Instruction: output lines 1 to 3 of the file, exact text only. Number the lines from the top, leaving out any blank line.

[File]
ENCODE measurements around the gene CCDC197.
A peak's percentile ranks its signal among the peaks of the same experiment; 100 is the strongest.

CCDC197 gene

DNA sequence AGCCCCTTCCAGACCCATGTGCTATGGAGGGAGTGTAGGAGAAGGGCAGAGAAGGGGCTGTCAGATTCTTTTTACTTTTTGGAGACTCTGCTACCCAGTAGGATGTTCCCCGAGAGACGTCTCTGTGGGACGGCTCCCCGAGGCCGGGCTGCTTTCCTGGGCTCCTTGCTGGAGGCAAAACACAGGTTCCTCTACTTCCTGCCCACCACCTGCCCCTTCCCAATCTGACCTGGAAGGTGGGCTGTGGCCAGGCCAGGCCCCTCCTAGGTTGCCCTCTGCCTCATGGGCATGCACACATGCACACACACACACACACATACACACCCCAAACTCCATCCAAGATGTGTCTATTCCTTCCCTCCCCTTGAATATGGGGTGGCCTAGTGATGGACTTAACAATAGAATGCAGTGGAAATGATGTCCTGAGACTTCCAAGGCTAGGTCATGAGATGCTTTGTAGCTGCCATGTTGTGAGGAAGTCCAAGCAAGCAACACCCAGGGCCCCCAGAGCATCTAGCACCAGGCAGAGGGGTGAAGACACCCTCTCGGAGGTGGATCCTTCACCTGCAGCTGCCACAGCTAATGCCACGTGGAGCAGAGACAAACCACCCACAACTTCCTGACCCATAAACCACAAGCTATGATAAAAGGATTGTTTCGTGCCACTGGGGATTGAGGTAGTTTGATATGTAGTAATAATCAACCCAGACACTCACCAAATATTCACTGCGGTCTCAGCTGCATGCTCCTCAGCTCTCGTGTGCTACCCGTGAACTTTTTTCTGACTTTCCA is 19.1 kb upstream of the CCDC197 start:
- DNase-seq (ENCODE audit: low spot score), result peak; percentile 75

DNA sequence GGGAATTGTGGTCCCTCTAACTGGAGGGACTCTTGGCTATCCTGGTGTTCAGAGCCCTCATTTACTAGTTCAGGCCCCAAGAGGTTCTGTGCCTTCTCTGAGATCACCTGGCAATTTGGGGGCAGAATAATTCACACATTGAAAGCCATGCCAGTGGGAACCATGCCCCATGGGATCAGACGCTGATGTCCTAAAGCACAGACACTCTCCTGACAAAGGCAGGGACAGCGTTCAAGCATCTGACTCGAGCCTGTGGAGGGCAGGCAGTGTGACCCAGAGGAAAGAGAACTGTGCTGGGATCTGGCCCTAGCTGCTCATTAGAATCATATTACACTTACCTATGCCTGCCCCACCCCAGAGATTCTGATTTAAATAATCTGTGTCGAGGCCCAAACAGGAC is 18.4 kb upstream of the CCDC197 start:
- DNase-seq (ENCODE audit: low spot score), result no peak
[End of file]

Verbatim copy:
ENCODE measurements around the gene CCDC197.
A peak's percentile ranks its signal among the peaks of the same experiment; 100 is the strongest.

CCDC197 gene